Ridiculous because its a gigantic replica of St Peter’s Basillica in the Vatican plonked down in the middle of a palm plantation in West Africa, where less than 10% of the population are Catholic. Grotesque because in a country where 46.3% of the population live below the poverty line, it cost an estimated $175 – $600 to build (I am not religious, but if there is a God and he thought that was a good use of public funds, then I can’t see he is someone worth worshiping). And sad because despite all the money and effort, nobody really cares. The church can accommodate 18,000 worshippers (300,000 if you include the plaza) and yet even Sunday services are rarely attended by more than a few hundred people. Most of the visitors are tourists who, like me, have come to laugh at this incongruous and overblown monstrosity. I ended up feeling a little bit sorry for the old president Houphuet-Boigny who ordered it’s construction as his personal gift to the Church. The cornerstone was laid on 10 August 1985, but he would had to wait a further  5 years (during which time the church remained closed) for Pope Jean Paul II to visit and dedicate it. To date this has been the Pope’s only visit to the country, although a 40 room papal residence complete with swimming pool is maintained all year round at a cost of an estimated cost of $150 million annually just in case! It reminded me of a rich kid who gets an expensive new toy, but still can’t make any friends. 

Abidjan, like most cities in West Africa has a huge problem with plastic waste.

From Yamoussoukro we headed to Abidjan, a buzzing metropolis and Côte d’Ivoire’s capital in all but name. Between 6 of us we hired a 2 bedroom airbnb, what it lacked in space it more than made up for by having an oven (I defy anyone who has spent as long as we have without an oven not to get extremely excited at the prospect of baking a pie).

Our last stop in Côte d’Ivoire was the Elephant’s Nests in Grand Bassam, something of a Mecca for Overlanders. Despite the hostel not yet being open, the front yard was full of trucks by the time we arrived. The hostel is run by Chloe, a fountain of useful knowledge and inimitable Irish lady, who has lived in West Africa for over 15 years and moderates the WestAfricaTravellers Facebook group. She was kind enough to let us turn her garden into a makeshift garage, as we attended to some long overdue maintenance issues. The route to Park Tai had finished off what Liberia’s roads started, meaning we needed to replace the fork seals. Fortunately a friend of ours went back to Estonia for a few weeks and brought us out replacement parts (they would have been impossible to source even in Abidjan). We ended up staying much longer than planned at the Elephant’s Nests as it was Leon’s turn to get Malaria. He had actually come down with it 2 weeks before on our way back from Park Tai (Malaria is cyclical). He wasn’t running a fever (it was most likely being suppressed by paracetamol) and at the time I had foolishly dismissed his symptoms as Man Flu (something I will no doubt be reminded of for years to come). The second time around it was much worse – a valuable lesson to always get a malaria test – but after 3 days of injections in the bum, he was pretty much back to health.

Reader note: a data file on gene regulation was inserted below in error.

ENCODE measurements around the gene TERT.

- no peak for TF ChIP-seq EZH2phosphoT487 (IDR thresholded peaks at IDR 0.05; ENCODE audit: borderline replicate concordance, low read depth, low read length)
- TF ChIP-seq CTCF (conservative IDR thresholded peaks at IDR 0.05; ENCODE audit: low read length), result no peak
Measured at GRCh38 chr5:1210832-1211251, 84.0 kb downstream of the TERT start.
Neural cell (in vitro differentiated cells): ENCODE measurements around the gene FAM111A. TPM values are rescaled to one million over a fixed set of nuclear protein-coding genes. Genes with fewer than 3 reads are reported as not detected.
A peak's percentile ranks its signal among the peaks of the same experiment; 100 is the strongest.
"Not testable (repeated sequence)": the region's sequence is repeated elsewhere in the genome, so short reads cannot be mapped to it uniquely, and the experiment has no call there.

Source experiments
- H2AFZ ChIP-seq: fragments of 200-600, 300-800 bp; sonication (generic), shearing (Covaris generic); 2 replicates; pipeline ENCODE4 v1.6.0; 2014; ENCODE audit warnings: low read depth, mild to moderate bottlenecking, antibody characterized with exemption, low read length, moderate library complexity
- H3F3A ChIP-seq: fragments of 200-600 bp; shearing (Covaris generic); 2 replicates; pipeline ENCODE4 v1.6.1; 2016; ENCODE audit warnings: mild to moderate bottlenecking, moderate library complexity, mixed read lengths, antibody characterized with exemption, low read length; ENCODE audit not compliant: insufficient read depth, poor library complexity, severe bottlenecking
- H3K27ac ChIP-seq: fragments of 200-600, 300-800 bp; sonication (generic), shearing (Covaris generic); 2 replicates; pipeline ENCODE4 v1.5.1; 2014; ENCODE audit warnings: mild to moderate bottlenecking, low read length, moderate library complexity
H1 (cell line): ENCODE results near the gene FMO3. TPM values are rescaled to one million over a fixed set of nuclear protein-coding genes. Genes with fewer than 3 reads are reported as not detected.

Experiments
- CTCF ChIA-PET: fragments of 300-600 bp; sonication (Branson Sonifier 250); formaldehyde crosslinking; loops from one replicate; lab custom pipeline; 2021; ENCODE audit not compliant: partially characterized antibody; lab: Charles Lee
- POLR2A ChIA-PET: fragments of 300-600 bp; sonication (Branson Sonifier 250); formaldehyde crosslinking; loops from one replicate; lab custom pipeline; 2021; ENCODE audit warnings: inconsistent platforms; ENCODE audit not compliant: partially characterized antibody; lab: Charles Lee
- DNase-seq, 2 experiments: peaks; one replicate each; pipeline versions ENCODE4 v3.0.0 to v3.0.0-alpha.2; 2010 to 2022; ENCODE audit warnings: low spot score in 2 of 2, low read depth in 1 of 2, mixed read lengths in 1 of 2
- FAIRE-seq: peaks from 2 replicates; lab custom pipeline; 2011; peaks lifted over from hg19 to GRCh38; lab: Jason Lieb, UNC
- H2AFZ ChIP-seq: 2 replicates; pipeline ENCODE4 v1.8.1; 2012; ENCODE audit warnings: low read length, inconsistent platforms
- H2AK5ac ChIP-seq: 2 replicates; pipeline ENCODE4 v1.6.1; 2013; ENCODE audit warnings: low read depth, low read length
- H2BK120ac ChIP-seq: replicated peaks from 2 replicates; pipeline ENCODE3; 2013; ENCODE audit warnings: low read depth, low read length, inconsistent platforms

Blanco, asleep in my lap on the way to Abidjan (I hitched a lift with Jim to try and save our broken fork seals)

The Elephant’s Nests was also the final stop for Blanco. After 3 months, 5 countries and more adventures that most human’s have in their lifetimes, the time had come to say goodbye. Jim was about to drive to Mali to try and sell the Subaru and although we spent many hours thinking up creative ways to carry him on the bike (kitten sized driving goggles featured heavily in the designs), we knew this would not be what was best for him. Now that he was getting older, he needed his own territory and space to roam and he had this in the Elephant’s nest, as well as two dogs he could enjoy terrorising. Saying goodbye was incredibly hard, we will miss this road trippin, jungle loving, tent destroying, lizard killing legend of a kitten a hell of a lot, but know that we have found him a great home, where he will be stealing the hearts (and into the cars) of overlanders for years to come. Bonne route little man!!